All retailers - online and brick-and-mortar - must be proactive in the fight against identity theft and the use of identity resolution is a powerful tool. In the end, this will protect both the retailer and its customers. The best practice is for retailers to employ as many prevention and detection tools as feasible to protect both the business and its customers. Whether or not a retailer has fallen victim to fraud from identity theft, the time to implement identity resolution solutions is now. Growth trends and forecasts for identity theft and account takeover are astronomical. Criminals won’t just go away and stop committing fraud; rather, they become cleverer and more innovative right along with the solutions to defeat them.

As technology and payments solution users and providers, most retailers cover as many bases as possible, but criminals just keep applying new tactics against this problem. Thus, in our fight against this problem, we must continually refine our current solutions and deploy new tools as they become available to help fight the battle.

To bring closure to my story, my son was lucky enough to have a good person return his passport, and it now sits in lockup in a safe deposit box. I’m betting that on his next international trip his passport will be better secured.

Identity Resolution Daily Links 2008-5-12

Monday, May 12th, 2008

Retail Solutions Online: Return Fraud & Abuse Costs Retailers More Than $15.5B

“The survey found that nearly 70 percent of the respondents specified that it is an important issue to their company, and the majority of retailers – 64 percent – report that focusing on reducing refund fraud is a high priority. However, there is clearly a performance gap because two-thirds of retailers believe that their current return policies and systems are ‘ineffective’ or only ’somewhat’ effective in deterring return fraud and abuse. That indicates that there is still much room for improvement on the issue.”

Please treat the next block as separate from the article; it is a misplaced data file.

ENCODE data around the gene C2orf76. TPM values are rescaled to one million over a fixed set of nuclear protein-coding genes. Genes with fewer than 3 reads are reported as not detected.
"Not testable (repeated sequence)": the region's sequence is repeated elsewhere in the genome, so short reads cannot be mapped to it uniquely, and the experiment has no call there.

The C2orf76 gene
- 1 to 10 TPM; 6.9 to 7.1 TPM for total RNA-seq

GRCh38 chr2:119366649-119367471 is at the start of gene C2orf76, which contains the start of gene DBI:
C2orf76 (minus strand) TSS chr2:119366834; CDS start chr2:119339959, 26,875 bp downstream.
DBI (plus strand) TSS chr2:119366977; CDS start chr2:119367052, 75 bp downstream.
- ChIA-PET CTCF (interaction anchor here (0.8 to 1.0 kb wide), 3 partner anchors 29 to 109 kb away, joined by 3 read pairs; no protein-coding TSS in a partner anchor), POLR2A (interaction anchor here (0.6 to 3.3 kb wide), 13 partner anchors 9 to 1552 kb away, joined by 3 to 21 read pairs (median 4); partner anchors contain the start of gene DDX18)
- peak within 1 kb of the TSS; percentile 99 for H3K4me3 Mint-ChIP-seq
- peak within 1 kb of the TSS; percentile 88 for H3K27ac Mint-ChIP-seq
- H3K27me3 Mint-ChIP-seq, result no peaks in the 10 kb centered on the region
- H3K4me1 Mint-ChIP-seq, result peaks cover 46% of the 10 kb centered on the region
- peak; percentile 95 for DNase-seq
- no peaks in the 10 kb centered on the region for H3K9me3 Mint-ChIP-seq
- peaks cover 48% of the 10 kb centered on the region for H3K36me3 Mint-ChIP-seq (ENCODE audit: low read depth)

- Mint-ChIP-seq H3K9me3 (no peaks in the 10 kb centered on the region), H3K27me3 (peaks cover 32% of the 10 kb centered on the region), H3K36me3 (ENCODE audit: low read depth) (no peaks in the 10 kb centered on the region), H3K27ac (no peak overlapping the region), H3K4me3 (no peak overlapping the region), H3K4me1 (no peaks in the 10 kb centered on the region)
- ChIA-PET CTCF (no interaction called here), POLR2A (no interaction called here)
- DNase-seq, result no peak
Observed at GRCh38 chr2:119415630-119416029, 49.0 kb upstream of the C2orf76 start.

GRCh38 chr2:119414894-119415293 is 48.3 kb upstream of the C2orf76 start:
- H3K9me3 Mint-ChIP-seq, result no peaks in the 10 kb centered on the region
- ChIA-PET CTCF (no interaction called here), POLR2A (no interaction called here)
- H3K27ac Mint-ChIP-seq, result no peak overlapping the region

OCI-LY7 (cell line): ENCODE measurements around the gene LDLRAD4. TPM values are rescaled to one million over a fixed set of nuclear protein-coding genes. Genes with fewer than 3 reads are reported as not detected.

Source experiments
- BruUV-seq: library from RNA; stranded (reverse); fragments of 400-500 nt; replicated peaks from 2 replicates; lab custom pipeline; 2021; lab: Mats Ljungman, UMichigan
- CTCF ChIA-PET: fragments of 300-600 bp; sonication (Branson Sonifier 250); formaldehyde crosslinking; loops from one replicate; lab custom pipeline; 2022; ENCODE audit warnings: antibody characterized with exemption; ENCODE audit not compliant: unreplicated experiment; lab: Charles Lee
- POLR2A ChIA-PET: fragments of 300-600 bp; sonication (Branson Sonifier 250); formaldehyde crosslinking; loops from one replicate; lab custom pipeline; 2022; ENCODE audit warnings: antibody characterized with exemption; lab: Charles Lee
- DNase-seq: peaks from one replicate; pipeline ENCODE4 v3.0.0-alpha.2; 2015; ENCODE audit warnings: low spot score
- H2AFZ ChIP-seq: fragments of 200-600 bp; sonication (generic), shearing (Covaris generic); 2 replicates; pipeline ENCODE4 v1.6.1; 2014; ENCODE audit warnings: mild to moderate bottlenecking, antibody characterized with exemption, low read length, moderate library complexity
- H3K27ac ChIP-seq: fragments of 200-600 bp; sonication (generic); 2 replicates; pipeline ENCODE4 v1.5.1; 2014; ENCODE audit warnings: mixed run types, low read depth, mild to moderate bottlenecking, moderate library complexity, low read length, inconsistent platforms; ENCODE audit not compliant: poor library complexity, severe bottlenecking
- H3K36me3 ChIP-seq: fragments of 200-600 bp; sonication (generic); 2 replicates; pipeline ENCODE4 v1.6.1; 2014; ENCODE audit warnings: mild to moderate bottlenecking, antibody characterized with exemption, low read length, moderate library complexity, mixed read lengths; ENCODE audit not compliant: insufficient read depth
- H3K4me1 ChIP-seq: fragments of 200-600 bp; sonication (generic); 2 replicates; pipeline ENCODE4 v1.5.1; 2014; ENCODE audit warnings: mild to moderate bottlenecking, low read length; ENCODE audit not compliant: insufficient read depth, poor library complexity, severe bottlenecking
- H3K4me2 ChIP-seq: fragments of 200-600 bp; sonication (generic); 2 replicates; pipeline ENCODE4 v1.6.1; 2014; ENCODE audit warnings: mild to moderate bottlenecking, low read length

Hub Solution Designs Blog: Next Week’s DIG Conference

“While I think it’s true that MDM is in fact needed at most large organizations, having to coordinate with an already-underway SOA initiative, or step back from a planned BI initiative and first tackle MDM, does complicate things a bit. So that’s the ‘problem’ part. The ‘opportunity’ part is that, for organizations that have the foresight or the luck to tackle MDM first, it makes implementing SOA or achieving business intelligence success that much easier.”

NBC 29: Insurance Fraud Costing Virginians Thousands of Dollars

“Insurance fraud is the second most common and costly white collar crime in the country. It costs the economy nearly $85 billion a year.”

Identity Resolution Daily Links 2008-5-9

Friday, May 9th, 2008

[Post from Infoglide] More Than “Nice”: Identity Resolution is Core to MDM

“Writing about Informatica’s acquisition of Identity Systems, industry expert Jill Dyche offers a great perspective on MDM. This author of a number of very useful books on MDM, CRM, and data warehousing shared in a recent post that she sees the acquisition by Informatica as a good one for the company and the industry.”

DataFlux Community of Experts: Privacy and Data Governance

“At the recent data governance executive briefings that I participated in with Scott Gidley from DataFlux, one of the examples that came up in conversation regarding data governance was that of data privacy.”